Over the past two decades, renewable energy technology has seen exceptional growth, whilst reducing greenhouse gas emissions and contributing to national economies and employment levels around the world.
By Callum McPhillips
COVID-19 however, has had devastating disruptions in a number of key markets. This has led to global financial restraints and a decrease in demand for renewables, meaning growth in the industry could be set to slow down for the first time.
Governments across the world have a key part to play in ensuring the renewable industry continues to grow in the coming years. Extending deadlines for renewable projects and creating financial incentives for third party investors can reduce the risk of investment.
The introduction of new, short-term policies to keep long-term renewable energy visions on track is also essential in ensuring continued and sustainable growth in the industry.
Eskom however, South Africa’s government-owned main energy provider, have decided to curtail operations of wind energy power producers, despite electricity production being classified as an essential service. This is unlikely to convince investors of the government’s long-term commitment to renewable energy.
Battery Experts believe that South Africa’s renewable energy industry, with government help, can recover from COVID-19.
Extend deadlines & financial incentives
2020 was set to be a milestone year for the global renewable energy industry, however, COVID-19 has caused supply chain disruptions leading to delays in completing may renewable projects.
A number of these projects are spearheaded by government incentives, many of which are due to expire at the end of 2020. Governments across the world are key to preventing the stagnation of the renewable energy industry at this time, by introducing targetted policies.
Reduced demand in electricity, as well as financial pressure on public and private sectors, has seen Eskom decide to curtail funding and operations of wind farms. Despite South Africa utilising load shedding over the past months, which is planned rolling blackouts, the country is now left with an excess supply of electricity.
This decision has understandably undermined the confidence which third-parties have in the government’s commitment to invest in additional renewable energy. These investments are based on 20-year returns, meaning if these projects don’t materialise as anticipated, the cost of funding for future projects increases.
The South African Governments priorities may well lie with repairing economic damage brought by COVID-19, however, there are actions which allow for this, whilst backing the continuation of renewable projects.
Extending deadlines and increasing financial incentives for renewable projects can repay investors’ faith, increasing the likelihood of future projects taking place. Continuing to invest in wind farms and other renewable energy projects are essential to account for the delays in supply chain disruptions and labour shortages, brought about due to COVID-19.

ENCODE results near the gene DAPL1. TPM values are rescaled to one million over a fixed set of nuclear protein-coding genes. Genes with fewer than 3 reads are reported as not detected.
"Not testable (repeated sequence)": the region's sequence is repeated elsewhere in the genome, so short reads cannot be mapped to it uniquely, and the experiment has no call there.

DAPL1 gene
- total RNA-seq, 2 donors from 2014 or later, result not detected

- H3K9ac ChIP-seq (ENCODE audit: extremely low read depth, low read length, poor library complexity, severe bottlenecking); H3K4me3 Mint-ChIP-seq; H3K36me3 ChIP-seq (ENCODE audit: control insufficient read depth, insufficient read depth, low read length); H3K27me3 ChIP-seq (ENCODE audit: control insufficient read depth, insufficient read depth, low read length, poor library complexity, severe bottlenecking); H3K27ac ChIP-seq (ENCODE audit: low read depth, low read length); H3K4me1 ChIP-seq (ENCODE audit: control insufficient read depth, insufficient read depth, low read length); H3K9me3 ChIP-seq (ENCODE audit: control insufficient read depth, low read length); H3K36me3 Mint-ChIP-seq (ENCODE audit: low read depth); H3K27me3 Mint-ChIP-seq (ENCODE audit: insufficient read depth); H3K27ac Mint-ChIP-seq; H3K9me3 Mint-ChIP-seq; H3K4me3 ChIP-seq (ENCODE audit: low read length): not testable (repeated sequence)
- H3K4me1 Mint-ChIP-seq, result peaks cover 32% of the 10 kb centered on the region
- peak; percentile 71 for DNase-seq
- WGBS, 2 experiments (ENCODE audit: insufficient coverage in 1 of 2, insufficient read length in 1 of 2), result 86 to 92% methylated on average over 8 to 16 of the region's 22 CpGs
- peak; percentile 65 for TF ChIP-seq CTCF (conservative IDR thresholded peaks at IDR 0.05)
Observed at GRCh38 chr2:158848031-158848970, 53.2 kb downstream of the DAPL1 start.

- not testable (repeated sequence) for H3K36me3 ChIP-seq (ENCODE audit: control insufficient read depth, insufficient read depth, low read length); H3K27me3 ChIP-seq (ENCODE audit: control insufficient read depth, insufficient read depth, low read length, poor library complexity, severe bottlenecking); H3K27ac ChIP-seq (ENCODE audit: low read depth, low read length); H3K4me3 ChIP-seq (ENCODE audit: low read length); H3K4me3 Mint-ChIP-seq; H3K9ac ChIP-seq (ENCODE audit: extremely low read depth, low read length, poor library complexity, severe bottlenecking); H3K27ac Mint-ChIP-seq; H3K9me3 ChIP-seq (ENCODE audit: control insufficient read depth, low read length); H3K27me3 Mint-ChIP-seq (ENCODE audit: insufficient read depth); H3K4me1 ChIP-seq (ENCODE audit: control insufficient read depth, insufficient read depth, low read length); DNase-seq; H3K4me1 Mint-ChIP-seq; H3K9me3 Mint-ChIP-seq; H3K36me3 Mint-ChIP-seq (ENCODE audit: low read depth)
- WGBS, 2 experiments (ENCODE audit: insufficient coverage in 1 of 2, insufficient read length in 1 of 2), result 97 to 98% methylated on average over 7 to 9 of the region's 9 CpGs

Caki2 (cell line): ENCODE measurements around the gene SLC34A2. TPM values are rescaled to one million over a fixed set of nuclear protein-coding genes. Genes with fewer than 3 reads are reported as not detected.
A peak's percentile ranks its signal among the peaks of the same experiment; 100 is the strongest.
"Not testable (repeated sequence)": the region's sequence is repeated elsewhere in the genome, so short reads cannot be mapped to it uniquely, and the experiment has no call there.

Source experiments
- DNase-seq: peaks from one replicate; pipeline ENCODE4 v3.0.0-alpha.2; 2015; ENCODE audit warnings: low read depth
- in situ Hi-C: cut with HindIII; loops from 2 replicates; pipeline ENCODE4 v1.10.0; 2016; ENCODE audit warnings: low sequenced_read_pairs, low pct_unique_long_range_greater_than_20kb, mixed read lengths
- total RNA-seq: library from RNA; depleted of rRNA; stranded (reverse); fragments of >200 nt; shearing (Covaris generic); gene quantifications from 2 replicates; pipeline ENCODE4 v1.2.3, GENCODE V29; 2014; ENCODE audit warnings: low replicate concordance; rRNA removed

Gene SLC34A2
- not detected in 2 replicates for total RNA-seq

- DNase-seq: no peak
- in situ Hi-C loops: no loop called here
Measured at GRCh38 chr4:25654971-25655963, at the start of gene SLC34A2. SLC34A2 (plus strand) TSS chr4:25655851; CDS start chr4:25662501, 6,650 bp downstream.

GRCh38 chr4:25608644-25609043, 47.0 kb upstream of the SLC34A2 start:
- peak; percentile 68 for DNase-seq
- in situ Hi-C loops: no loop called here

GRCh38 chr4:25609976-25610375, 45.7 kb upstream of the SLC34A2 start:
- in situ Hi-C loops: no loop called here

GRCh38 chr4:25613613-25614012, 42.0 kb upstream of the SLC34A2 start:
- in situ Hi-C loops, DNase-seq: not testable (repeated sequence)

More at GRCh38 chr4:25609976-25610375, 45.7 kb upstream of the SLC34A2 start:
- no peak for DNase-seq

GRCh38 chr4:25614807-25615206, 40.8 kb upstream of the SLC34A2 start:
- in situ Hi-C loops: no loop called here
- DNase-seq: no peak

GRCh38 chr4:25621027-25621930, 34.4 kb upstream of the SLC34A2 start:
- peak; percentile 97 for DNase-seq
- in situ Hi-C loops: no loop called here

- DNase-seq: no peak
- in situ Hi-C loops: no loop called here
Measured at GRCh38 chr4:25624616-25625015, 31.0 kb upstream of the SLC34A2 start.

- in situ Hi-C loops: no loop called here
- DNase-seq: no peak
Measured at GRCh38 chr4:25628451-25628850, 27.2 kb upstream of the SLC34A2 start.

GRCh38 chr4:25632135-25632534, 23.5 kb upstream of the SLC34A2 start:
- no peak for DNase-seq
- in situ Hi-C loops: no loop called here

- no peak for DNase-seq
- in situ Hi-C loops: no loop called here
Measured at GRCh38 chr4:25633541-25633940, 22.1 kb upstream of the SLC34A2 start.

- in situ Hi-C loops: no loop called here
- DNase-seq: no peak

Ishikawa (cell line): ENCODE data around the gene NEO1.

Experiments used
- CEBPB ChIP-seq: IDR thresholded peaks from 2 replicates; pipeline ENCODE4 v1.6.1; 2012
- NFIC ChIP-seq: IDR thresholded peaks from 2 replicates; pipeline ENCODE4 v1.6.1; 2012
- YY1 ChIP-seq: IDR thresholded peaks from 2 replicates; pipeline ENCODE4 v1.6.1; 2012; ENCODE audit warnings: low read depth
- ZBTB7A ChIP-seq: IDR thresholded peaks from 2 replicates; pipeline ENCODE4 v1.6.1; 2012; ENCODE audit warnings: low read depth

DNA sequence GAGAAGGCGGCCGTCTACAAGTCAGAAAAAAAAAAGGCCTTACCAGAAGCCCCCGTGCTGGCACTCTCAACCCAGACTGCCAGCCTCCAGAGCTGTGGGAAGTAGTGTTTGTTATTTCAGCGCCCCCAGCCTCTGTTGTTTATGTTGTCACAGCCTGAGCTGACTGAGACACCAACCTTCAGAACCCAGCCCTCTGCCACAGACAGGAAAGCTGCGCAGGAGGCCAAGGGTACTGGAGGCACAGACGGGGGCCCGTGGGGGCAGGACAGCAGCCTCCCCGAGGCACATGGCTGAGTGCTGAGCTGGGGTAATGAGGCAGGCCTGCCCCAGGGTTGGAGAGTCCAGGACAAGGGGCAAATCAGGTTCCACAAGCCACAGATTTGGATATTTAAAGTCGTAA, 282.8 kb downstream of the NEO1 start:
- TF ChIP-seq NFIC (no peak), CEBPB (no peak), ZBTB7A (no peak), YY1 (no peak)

Investment in renewables could provide economic recovery from COVID-19
Rather than sacrificing the renewable energy industry to protect South Africa’s economy, short term investment in renewable energy transition could provide long-term, sustainable financial growth.
In a report from IRENA (The International Renewable Energy Agency), there is an argument that investment in renewables could lead an economic recovery from COVID-19, whilst tackling the global climate emergency. A boost in Global GDP gains of almost $100tn between now and 2050 would quadruple the number of jobs in the renewable energy sector and return $3-8 on every dollar invested. These returns will see the investment pay for itself, as well as improve global health through meeting climate targets.
If South Africa’s government were to follow this international green economic recovery, this would also convince investors of their renewable intentions, avoiding a potential hiatus with future projects.
South Africa and independent energy producer’s progress with renewable power was a long-time coming. COVID-19 has meant economic growth and energy demand may not recover for years. Rather than curtailing renewable energy plans to protect the economy, continuing to invest in renewables like other countries such as the US, China and others in Europe, could benefit South Africa economically, environmentally and socially.
This level of commitment and investment will also go some way in persuading investors of their intentions when it comes to renewables, helping provide a sustainable, long-term solution to improving climate change and economic growth.
About Callum McPhillips
Callum McPhillips works for Battery Experts, who provide one of the largest selections of rechargeable and non-rechargeable batteries in South Africa. The Battery Experts staff has been in the battery industry for roughly 30 years combined, providing products to various customers including suppliers, manufacturers, offices, schools, hospitals, government sectors and more.